con·​de·​scen·​sion | \ ˌkän-di-ˈsen(t)-shən How to pronounce condescension (audio) \

Definition of condescension

1 : patronizing attitude or behavior scoffing condescension by the "we know better than you" people— A. J. Anderson
2 : voluntary descent from one's rank or dignity in relations with an inferior

Examples of condescension in a Sentence

Recent Examples on the Web Not only did the public health zealots among us sometimes alienate the holdouts through smugness, condescension, or lack of sympathy, few Americans put pressure on our government or on pharmaceutical companies to share vaccines with poor countries. Liza Featherstone, The New Republic, 11 Mar. 2022 Morrison’s radical artistry angers leftist reviewers because he clearly is not lost in their world of white liberal blues fetishism and political condescension. Armond White, National Review, 19 May 2021 Further, this assumption brought with it condescension. Marci Shore, The Atlantic, 11 Mar. 2022 Each scene attests to the journalists’ grit and resilience, as well as their unmistakable excellence and sophisticated skill—without condescension. Yashica Dutt, The Atlantic, 14 Feb. 2022 That leaves us with the locals, whose characterizations are genuinely warm and affectionate and thankfully free of condescension. Marilyn Stasio, Variety, 11 Feb. 2022 There’s definitely a British condescension toward us backward Yanks here. Washington Post, 21 Jan. 2022 But there was never any condescension in Haley’s voice. New York Times, 17 Dec. 2021 In these opening sections, Dack, along with cowriter Audrey Findlay and cinematographer Chananun Chotrungroj, conjures an aching portrait of estrangement without a trace of condescension or sentimentality. Lovia Gyarkye, The Hollywood Reporter, 27 Jan. 2022 See More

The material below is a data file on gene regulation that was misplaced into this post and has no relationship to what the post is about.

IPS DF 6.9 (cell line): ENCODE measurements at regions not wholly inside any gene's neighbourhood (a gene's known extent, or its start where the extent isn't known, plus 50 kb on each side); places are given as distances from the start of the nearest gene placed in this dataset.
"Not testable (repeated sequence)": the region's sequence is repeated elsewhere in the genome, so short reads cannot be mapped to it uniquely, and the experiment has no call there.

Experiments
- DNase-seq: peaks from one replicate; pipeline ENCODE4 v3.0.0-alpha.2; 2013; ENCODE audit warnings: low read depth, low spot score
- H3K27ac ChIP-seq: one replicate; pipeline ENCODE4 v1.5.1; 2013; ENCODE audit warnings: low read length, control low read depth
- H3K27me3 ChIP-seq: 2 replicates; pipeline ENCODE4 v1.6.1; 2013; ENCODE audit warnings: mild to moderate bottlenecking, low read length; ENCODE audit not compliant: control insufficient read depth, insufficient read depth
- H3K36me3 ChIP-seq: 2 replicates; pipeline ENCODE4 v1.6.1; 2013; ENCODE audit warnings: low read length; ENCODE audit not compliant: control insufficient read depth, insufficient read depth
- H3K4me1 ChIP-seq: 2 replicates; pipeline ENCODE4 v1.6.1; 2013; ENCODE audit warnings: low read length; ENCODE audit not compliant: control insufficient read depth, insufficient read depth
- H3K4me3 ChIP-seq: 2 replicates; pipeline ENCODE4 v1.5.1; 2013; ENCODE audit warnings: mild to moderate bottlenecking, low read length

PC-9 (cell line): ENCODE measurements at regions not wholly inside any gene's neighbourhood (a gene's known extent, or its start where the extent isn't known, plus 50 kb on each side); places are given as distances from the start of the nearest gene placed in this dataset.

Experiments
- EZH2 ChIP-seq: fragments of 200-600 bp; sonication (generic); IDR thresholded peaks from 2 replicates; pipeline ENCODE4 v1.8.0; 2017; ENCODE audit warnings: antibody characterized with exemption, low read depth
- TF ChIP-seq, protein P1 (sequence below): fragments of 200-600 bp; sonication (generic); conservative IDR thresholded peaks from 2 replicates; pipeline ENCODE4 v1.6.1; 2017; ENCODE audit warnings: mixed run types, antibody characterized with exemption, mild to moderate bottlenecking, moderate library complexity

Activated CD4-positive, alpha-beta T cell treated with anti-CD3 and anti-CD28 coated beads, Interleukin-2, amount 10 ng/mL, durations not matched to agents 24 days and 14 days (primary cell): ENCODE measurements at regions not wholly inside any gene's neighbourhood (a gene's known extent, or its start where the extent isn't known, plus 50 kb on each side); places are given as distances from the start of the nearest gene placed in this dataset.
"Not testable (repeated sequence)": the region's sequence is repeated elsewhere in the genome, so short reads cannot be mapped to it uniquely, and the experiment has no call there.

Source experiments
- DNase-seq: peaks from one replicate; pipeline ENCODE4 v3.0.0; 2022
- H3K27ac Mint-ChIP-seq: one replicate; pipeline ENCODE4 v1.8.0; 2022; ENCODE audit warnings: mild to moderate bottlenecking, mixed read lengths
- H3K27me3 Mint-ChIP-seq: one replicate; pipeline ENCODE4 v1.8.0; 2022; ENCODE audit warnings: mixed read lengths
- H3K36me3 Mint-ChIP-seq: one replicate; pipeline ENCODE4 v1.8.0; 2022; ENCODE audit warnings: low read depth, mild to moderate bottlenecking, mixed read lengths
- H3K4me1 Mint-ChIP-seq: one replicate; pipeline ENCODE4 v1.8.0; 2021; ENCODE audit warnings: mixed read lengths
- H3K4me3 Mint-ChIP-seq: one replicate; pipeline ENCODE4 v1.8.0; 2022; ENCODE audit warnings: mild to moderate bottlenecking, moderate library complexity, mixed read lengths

These example sentences are selected automatically from various online news sources to reflect current usage of the word 'condescension.' Views expressed in the examples do not represent the opinion of Merriam-Webster or its editors. Send us feedback.

First Known Use of condescension

1647, in the meaning defined at sense 2

History and Etymology for condescension

Late Latin condescension-, condescensio, from condescendere — see condescend

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The first known use of condescension was in 1647

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Last Updated

7 Apr 2022

Cite this Entry

“Condescension.” Dictionary, Merriam-Webster, Accessed 24 May. 2022.

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